You can certainly see why Gerry would want to become the character he is acting rather than live his own life. Fame and fortune are very clearly shown to be a false path to happiness, and one wonders to what extent the writer’s own feelings were laid bare with lines like this:
“Sometimes I’d like to escape myself, away from this turmoil to a simpler existence.”
Rod Serling spoke of some of the frustrations of being a television writer at the time, so it wouldn’t surprise me if Richard Matheson shared some of his sentiments, or at least wished to reflect them in his script. I think perhaps he (or whoever did the casting) was making a subtle point about the ageing process. As soon as Arthur Curtis was introduced as 36 years old in Serling’s opening monologue, I was thinking, “yeah, right.” Maybe the choice of 47 year old Howard Duff to play the part was a way of illustrating not just the practice of actors playing younger than themselves but also a man hankering after a younger life of greater freedom. Instead, he’s cursed with a failed marriage to a “harpy”. Nora has to be one of the most revolting characters I’ve seen in a television show, heartlessly bullying a man who is clearly mentally ill, and even shouting at him in rage to sign a cheque to her. No wonder he is desperate to escape into a fantasy world.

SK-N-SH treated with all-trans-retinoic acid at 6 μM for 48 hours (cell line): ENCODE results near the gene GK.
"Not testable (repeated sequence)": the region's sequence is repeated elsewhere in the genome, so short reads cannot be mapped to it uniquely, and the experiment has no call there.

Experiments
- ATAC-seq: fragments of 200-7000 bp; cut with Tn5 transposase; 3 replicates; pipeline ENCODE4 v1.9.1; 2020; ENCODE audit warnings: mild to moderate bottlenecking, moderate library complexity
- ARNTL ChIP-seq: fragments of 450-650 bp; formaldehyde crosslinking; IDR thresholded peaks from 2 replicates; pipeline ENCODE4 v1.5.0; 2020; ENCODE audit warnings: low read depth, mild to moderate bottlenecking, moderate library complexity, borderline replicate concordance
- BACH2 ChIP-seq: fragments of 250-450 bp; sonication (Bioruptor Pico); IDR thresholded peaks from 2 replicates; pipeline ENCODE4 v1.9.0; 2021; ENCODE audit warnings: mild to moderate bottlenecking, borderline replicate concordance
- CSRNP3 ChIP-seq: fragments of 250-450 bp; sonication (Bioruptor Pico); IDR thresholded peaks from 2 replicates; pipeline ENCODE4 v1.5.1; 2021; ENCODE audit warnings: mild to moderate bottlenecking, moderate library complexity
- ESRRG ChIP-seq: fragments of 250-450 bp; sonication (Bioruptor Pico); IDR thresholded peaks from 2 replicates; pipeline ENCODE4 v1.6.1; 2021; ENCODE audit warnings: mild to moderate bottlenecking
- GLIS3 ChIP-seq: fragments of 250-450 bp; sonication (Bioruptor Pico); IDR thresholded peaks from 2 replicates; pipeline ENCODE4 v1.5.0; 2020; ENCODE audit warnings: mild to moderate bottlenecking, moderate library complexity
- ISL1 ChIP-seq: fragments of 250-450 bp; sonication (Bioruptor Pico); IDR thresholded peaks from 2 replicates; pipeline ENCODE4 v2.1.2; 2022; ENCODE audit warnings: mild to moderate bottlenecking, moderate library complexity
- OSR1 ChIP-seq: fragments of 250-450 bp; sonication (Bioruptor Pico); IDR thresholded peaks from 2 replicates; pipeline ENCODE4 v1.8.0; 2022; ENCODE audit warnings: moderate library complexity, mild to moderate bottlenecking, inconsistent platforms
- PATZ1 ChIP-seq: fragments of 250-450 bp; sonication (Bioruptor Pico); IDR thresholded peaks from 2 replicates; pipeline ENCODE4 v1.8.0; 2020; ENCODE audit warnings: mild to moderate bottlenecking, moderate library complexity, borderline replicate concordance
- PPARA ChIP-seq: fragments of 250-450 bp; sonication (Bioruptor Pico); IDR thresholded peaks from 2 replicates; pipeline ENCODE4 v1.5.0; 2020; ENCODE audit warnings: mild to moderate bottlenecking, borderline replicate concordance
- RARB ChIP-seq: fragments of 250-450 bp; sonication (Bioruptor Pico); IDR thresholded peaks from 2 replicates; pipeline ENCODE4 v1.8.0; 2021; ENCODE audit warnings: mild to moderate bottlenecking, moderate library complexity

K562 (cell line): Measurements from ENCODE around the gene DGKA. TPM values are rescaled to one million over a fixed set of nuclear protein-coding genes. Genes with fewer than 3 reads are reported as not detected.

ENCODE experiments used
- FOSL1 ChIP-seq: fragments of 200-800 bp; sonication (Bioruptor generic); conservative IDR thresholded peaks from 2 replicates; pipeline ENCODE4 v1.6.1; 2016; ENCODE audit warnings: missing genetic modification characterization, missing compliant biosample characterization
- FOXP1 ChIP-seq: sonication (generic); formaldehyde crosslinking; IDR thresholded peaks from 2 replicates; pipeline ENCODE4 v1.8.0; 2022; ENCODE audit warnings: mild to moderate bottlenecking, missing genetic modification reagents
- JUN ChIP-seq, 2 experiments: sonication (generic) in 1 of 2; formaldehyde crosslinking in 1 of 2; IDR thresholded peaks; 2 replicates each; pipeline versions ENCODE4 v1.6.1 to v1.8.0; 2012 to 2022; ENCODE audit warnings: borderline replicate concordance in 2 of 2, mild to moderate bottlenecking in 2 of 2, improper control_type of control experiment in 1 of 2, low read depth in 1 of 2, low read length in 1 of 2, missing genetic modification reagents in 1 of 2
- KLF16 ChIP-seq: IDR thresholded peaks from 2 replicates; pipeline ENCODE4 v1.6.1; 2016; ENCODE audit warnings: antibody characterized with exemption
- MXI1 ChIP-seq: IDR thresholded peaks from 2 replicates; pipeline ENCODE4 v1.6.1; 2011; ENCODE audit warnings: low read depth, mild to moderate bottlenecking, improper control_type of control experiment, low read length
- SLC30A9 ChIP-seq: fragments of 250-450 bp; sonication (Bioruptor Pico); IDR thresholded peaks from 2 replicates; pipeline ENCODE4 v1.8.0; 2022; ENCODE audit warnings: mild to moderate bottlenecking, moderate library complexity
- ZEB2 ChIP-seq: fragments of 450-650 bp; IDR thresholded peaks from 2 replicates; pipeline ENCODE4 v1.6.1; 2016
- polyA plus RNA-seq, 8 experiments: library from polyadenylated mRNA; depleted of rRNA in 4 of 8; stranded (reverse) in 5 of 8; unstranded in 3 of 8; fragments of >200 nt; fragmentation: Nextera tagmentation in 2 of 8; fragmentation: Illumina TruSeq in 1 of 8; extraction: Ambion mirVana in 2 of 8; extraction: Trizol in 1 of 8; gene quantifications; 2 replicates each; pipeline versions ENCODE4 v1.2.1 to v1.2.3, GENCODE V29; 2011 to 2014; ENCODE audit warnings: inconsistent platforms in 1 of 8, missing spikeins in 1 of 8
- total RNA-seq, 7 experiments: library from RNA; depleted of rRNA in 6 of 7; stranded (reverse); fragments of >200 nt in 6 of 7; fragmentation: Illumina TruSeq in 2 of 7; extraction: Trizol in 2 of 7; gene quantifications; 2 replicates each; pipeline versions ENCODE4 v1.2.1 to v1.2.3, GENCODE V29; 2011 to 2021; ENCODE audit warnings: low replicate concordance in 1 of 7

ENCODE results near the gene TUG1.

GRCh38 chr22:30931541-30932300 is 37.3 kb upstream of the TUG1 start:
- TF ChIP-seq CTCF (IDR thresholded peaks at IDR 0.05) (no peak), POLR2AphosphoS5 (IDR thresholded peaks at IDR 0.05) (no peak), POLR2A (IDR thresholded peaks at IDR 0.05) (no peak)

… and that’s exactly what happens. At least, I think it does. The ending is very unclear. Will Gerry be found somewhere behind the dismantled set, curled in a ball? Has he genuinely crossed over into some kind of other dimension? Serling’s closing narration seems to suggest the latter, but it’s not really possible to rationalise the ending. Whatever way you try to put the pieces together, they just won’t fit, so it’s probably for the best that Matheson doesn’t attempt to clarify what has happened to Gerry/Arthur. This kind of character/fantasist story will eventually become a relatively familiar idea for sci-fi or fantasy series that are brave enough to try, but writers will learn that the most interesting way to explore the idea is to cross back and fourth between two realities and keep the viewers guessing as to which is real (there are magnificent examples in Star Trek: Deep Space Nine and Buffy the Vampire Slayer, and Doctor Who had a decent crack at it too). Instead of that, Matheson leaves us in no doubt at all that Gerry is the reality and Arthur is the fantasy, until the confusion of the final twist, but without any groundwork to raise the possibility of Arthur as anything other than a character in the mind of a man having a mental breakdown, it doesn’t really work. This is an unremittingly miserable episode, largely thanks to the monster that is Nora Raigan, but at least there’s a clever idea at the heart of the story, even if the writer is never quite sure how to explore it. RP
Read next in the Junkyard… The Twilight Zone: Long Live Walter Jameson